Governor Bill Walker’s administration is seeking a delay in a long-running tribal sovereignty case, saying it wants to form a working group to explore policy issues and potential alternatives to continued litigation. But the tribes’ attorney says the state’s request for a delay is just a ploy to get around its loss in court.
In an email, Department of Law Assistant Attorney General Cori Mills said the state is looking at ways to improve the State’s relationships with tribes and would rather reach out to stakeholders before launching further into litigation. She said a six-month delay would give the new administration time to consider other options, including a Congressional remedy.
Native American Rights Fund senior attorney Heather Kendall says her clients had hoped for a different approach from the new administration:
“Obviously they’re not happy with this. The Governor had indicated before the election that he would consider dropping the litigation altogether,” Kendall said. “This is clearly not the case based upon his recent actions. What he apparently is trying to do is put the case into limbo so he can look at potential Congressional alternatives, looking for a political fix.”
At issue is whether Alaska tribes have the same rights as Lower 48 tribes to put land into trust –a protected status that exempts lands from state jurisdiction, including taxation. In the 1970s, the Department of Interior Solicitor’s office issued an opinion that Congressional intent, as expressed in the Alaska Native Claims Settlement Act, was that Alaska Native tribes not be allowed to put land into trust.
Four tribes and several individuals filed suit, and in 2013, the Washington, D.C. federal district court ruled that Alaska Native tribes retain their right to place lands in trust under the authority granted by Congress in the Indian Reorganization Act of 1934.
In its motion requesting the delay, the state stated it has a good chance of winning its appeal of that ruling.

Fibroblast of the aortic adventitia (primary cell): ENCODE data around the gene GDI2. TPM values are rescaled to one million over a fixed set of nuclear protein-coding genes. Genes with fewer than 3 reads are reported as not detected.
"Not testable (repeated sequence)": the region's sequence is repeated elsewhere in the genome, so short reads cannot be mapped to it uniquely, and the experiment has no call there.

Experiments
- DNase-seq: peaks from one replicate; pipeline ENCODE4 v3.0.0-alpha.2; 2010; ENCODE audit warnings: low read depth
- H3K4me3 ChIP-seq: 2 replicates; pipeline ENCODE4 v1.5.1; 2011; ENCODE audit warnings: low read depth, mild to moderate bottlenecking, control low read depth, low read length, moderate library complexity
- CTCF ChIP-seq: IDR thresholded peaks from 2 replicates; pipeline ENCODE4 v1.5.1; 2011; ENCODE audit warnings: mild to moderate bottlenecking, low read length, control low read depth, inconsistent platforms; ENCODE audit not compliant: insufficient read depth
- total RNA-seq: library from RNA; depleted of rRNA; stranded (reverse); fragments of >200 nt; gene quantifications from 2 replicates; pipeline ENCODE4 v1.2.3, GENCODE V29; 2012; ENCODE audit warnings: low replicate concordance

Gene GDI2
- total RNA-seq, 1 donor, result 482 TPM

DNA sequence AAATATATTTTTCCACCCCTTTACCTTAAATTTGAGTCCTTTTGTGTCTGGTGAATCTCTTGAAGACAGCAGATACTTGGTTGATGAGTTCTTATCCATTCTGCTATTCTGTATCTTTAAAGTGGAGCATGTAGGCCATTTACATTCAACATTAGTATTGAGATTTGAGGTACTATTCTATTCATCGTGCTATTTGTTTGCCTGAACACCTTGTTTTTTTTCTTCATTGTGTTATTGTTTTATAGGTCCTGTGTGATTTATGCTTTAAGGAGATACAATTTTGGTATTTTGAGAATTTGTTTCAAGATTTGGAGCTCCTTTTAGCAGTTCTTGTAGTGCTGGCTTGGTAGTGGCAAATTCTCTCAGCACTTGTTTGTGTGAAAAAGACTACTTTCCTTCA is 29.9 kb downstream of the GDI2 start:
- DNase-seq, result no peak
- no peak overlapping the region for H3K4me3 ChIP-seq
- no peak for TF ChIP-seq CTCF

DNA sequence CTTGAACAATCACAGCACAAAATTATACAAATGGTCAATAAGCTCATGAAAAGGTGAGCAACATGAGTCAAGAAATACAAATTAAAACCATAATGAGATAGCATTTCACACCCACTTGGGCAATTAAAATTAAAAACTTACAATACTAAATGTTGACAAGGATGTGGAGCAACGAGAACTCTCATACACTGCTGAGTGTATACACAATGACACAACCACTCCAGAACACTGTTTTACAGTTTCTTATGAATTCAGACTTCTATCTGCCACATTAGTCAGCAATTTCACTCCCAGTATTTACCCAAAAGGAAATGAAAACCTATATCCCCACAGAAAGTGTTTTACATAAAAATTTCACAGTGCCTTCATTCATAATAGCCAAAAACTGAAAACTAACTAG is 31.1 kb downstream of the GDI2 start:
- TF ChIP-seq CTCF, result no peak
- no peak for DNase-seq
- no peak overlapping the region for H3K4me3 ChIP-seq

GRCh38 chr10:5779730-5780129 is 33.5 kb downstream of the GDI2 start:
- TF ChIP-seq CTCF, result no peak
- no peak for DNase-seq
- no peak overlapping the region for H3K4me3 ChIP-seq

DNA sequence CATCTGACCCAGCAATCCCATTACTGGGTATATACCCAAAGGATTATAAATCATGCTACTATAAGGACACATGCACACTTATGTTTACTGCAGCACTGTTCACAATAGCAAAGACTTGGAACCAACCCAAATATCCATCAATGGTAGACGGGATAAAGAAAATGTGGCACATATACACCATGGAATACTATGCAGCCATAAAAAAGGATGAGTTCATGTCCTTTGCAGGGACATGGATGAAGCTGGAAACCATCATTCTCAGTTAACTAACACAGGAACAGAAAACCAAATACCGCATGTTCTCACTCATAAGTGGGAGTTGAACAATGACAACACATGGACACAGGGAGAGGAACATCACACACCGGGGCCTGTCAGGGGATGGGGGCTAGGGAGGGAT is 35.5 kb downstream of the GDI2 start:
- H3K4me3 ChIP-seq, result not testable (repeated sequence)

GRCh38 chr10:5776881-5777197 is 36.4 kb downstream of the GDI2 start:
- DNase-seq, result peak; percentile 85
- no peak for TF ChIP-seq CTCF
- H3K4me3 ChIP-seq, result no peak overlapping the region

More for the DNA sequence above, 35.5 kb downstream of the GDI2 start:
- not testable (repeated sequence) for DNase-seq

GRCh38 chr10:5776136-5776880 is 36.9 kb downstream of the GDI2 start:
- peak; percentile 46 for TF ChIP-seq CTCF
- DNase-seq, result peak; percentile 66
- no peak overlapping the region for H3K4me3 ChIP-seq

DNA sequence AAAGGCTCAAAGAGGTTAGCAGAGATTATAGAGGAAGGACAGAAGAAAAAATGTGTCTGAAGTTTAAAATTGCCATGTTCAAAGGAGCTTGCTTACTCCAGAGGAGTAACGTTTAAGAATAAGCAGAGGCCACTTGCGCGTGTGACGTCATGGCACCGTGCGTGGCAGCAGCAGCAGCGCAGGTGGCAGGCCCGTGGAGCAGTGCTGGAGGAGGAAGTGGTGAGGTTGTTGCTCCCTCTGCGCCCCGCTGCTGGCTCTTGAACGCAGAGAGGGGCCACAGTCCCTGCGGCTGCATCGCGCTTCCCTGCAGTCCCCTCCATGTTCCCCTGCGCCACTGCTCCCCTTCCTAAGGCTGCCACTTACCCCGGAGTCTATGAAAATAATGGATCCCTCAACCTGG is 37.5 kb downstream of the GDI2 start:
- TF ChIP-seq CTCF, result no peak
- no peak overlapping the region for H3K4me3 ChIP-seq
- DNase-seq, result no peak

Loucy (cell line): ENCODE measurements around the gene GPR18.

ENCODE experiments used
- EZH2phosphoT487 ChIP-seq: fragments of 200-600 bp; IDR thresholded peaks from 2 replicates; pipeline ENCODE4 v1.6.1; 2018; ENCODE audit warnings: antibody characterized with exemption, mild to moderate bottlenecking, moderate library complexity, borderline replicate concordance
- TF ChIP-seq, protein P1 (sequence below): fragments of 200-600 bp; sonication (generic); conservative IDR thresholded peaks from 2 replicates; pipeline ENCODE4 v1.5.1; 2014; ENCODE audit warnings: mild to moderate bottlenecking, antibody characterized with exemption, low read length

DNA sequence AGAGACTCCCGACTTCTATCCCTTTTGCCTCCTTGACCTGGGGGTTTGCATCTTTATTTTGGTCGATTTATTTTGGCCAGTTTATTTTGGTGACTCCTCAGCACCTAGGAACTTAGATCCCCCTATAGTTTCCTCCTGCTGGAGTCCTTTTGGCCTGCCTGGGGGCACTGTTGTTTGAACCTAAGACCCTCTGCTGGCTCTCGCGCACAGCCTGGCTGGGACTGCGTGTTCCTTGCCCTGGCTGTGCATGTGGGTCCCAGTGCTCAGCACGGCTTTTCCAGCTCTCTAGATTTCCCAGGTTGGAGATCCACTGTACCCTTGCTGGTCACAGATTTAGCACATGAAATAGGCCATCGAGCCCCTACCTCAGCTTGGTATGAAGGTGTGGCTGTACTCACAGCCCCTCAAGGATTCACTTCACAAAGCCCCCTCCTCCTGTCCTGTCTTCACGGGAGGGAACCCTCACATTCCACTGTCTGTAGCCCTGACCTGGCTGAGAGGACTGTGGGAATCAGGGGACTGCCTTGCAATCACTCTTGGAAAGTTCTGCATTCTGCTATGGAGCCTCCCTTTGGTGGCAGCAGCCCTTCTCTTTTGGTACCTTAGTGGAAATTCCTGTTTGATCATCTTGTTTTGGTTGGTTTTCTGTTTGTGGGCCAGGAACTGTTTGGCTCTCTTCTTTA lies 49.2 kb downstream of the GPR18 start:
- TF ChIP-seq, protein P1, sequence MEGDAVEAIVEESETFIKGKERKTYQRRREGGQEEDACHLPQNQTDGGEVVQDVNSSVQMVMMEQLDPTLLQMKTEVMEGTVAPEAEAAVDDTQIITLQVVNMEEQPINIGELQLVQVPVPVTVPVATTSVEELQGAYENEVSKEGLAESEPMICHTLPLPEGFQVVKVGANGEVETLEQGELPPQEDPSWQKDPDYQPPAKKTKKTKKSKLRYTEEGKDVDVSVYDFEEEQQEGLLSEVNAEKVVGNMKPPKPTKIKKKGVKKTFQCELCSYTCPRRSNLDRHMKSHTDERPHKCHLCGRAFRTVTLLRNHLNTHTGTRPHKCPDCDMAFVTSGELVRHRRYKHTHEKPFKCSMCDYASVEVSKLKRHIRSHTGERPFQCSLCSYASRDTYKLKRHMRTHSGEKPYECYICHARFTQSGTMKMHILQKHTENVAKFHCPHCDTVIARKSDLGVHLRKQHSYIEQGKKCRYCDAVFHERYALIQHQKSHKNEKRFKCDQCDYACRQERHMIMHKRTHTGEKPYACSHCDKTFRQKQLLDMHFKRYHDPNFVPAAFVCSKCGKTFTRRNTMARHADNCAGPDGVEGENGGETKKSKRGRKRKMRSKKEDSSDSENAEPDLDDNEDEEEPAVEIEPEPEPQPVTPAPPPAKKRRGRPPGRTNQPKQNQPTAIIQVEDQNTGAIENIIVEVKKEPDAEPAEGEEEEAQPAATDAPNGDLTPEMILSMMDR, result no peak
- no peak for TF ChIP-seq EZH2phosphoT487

But Kendall says tribes won a solid court ruling that agrees with the tribes on all counts, and has the federal government on their side. She says the state is just trying to delay the results of a ruling it has little chance of winning on appeal.
“The state is seriously unlikely to succeed on the merits of an appeal and that is why the state has now shifted ground and asked to suspend the briefing in the appeal itself,” Kendall said.
Following the 2013 ruling, the Department of Interior issued final regulations allowing the Secretary to consider proposals to take lands into trust for Alaska tribes. The court directed the agency not to act on the petitions until appeals are decided.
Kendall says the tribes and individuals who brought the case should not have to endure further delay in final resolution of the issues, which have been pending in court since 2006.
“There have been several tribes that have applied and have petitions actually before the Secretary for consideration and who knows but it’s very possible the secretary is in the process of considering those petitions,” Kendall said. “I want to be clear in that although it may take a while for the Secretary to act upon those petitions once the stay is lifted, there are active petitions before the secretary even now.”
The district court may deny the state’s motion, allow a delay of six months or a delay of some period of time less than six months.